on 22 February 2011
The prolific composer Gloria Coates' 9th quartet is haunting and brilliant. So rich and vivid texturally, it cannot merely be characterised by a repertoire of techniques or influences, and analysed accordingly; crucially, her style is deeply individual and intuitive as well. This composition seems to flow analogously to a densely absorbing painting, and flood the psyche in a rich palette of colours and tones: gliassandos and micro-tonalities are introduced via a mirror canon and the powerful glissando canon in the middle of the piece is deeply evocative and powerful.
As a small child, she was constantly singing and experimenting with sound, and was fascinated by strings, perceiving them as an extension of the human voice.
'Music on Open Strings' (1973) was premiered at the Warsaw Autumn Festival to international acclaim, and served as an inspirational template for many later compositions.
Her music, its spellbinding tone clusters and glissandos, are a true revelation to be experienced and felt, rather like the poem of Emily Dickinson's that inspired the Lyric Suite for Piano Trio, of the same album. I was totally immersed by the music, and the impulse to analytically dissect and characterise its brilliance was merely secondary to its searing sensitivity and overall impact.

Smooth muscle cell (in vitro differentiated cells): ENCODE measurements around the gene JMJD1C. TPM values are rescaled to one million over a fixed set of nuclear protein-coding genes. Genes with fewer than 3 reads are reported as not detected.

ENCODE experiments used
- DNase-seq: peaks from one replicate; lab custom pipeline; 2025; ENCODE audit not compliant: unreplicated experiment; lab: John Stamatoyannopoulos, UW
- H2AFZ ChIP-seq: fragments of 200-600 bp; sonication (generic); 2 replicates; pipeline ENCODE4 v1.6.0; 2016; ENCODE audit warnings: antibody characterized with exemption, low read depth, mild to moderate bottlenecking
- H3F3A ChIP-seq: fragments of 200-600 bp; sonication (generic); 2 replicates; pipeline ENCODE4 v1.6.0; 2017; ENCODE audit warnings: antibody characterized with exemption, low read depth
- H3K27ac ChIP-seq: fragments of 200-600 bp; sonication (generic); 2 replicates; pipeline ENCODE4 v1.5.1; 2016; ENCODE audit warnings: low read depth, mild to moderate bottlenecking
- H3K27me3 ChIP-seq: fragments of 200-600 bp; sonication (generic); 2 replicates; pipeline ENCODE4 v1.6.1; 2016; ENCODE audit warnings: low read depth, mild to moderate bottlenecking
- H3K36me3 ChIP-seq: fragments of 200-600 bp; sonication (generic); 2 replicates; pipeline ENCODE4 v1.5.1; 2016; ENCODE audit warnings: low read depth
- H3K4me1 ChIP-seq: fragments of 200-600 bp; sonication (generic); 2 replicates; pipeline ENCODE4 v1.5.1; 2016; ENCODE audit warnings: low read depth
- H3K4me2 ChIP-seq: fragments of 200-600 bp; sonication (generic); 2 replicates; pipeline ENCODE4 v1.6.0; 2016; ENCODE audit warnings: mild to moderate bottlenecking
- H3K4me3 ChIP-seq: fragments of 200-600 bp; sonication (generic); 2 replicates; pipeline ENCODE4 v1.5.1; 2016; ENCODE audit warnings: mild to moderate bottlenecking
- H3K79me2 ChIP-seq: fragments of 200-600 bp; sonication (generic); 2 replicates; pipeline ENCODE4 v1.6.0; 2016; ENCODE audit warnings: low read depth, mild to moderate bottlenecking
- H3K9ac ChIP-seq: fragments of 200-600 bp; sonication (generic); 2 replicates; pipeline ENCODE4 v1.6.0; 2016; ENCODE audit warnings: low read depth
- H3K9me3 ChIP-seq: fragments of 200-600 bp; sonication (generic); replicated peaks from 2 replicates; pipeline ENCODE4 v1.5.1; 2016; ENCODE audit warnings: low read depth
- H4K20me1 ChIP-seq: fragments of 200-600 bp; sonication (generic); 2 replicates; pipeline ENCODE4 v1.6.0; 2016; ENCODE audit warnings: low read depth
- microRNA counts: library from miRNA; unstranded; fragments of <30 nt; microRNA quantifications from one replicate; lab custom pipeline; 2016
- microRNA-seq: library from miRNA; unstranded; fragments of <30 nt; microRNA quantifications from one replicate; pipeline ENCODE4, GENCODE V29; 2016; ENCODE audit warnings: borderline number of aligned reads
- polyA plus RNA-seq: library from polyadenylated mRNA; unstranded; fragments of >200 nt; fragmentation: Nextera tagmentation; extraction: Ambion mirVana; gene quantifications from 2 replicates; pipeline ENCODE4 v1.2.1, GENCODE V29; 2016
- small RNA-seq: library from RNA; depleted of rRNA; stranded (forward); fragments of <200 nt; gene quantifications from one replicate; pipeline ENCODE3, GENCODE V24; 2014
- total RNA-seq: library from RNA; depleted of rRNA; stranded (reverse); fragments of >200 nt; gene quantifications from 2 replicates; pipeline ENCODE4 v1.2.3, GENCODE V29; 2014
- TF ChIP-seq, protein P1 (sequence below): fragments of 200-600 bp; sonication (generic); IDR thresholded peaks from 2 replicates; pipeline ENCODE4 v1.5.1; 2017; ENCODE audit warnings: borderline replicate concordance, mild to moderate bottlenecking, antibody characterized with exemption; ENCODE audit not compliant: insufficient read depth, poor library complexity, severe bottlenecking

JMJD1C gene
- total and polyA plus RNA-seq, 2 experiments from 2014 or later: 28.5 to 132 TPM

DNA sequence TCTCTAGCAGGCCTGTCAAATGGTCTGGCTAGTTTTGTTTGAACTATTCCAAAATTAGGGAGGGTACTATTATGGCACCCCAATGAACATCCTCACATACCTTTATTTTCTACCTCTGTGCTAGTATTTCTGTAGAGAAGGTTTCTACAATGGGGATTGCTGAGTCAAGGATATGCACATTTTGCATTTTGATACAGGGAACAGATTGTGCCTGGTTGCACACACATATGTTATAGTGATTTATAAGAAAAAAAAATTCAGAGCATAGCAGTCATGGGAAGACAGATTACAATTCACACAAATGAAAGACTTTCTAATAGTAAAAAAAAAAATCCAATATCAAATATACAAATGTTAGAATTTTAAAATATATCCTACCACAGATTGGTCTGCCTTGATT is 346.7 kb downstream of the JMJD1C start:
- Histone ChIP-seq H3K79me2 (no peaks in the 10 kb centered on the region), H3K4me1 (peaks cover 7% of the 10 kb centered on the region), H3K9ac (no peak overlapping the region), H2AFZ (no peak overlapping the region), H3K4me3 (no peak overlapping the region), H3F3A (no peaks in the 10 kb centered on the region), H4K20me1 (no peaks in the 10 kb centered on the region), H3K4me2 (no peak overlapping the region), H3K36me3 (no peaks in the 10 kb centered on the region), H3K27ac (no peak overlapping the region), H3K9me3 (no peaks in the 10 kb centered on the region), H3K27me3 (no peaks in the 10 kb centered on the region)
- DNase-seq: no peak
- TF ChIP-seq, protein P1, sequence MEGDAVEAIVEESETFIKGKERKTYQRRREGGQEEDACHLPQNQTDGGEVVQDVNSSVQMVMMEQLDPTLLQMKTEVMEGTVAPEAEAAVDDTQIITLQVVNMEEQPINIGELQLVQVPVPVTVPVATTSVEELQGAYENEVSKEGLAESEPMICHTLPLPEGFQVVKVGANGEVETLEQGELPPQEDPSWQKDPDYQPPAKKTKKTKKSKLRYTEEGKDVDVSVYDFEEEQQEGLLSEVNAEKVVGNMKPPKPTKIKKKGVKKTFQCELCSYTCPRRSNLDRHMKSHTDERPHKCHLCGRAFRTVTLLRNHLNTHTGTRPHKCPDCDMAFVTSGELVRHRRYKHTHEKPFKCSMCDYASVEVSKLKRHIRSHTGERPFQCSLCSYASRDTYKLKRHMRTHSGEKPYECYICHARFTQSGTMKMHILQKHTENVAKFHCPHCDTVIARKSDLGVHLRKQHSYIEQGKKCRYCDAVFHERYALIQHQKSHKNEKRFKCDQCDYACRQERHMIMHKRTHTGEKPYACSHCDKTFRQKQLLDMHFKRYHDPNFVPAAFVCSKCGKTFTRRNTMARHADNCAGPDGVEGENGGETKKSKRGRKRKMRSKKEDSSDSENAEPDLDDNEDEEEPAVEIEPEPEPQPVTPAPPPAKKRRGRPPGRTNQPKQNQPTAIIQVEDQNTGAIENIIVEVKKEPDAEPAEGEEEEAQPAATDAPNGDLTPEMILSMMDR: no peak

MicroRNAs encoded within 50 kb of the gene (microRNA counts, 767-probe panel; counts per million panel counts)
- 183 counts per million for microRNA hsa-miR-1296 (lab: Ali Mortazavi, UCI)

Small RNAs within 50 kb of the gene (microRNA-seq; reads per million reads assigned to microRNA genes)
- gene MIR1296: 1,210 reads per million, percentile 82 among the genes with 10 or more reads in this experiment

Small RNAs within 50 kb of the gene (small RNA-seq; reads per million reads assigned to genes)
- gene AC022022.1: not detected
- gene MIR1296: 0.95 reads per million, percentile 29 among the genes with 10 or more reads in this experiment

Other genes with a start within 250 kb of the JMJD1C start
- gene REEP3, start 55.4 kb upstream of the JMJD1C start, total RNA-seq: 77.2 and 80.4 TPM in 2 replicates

'Split the Lark-and you'll find the Music-
Bulb after Bulb, in Silver rolled-
Scantilly dealt to the Summer Morning
Saved for your Ear when Lutes be old.
Loose the Flood-you shall find it patent-
Gush after gush, reserved for you-
Scarlet Experiment! Sceptic Thomas!
Now, do you doubt that your Bird was true?'